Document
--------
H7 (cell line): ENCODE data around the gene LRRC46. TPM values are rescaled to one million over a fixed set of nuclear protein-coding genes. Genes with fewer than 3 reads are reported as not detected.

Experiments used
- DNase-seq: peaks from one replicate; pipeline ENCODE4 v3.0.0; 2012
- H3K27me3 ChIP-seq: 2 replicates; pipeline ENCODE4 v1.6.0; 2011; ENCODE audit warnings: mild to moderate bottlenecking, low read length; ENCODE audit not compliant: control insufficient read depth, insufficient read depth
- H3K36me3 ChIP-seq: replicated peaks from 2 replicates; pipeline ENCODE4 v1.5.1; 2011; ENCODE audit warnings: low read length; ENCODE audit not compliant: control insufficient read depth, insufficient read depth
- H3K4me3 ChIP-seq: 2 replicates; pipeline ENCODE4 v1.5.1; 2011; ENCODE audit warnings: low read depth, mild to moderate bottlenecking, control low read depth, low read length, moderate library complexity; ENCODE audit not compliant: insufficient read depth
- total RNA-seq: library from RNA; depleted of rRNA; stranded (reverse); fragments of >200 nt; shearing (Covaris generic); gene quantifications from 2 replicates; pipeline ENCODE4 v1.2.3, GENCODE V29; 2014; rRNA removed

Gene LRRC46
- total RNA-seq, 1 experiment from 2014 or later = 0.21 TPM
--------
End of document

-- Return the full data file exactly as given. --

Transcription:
H7 (cell line): ENCODE data around the gene LRRC46. TPM values are rescaled to one million over a fixed set of nuclear protein-coding genes. Genes with fewer than 3 reads are reported as not detected.

Experiments used
- DNase-seq: peaks from one replicate; pipeline ENCODE4 v3.0.0; 2012
- H3K27me3 ChIP-seq: 2 replicates; pipeline ENCODE4 v1.6.0; 2011; ENCODE audit warnings: mild to moderate bottlenecking, low read length; ENCODE audit not compliant: control insufficient read depth, insufficient read depth
- H3K36me3 ChIP-seq: replicated peaks from 2 replicates; pipeline ENCODE4 v1.5.1; 2011; ENCODE audit warnings: low read length; ENCODE audit not compliant: control insufficient read depth, insufficient read depth
- H3K4me3 ChIP-seq: 2 replicates; pipeline ENCODE4 v1.5.1; 2011; ENCODE audit warnings: low read depth, mild to moderate bottlenecking, control low read depth, low read length, moderate library complexity; ENCODE audit not compliant: insufficient read depth
- total RNA-seq: library from RNA; depleted of rRNA; stranded (reverse); fragments of >200 nt; shearing (Covaris generic); gene quantifications from 2 replicates; pipeline ENCODE4 v1.2.3, GENCODE V29; 2014; rRNA removed

Gene LRRC46
- total RNA-seq, 1 experiment from 2014 or later = 0.21 TPM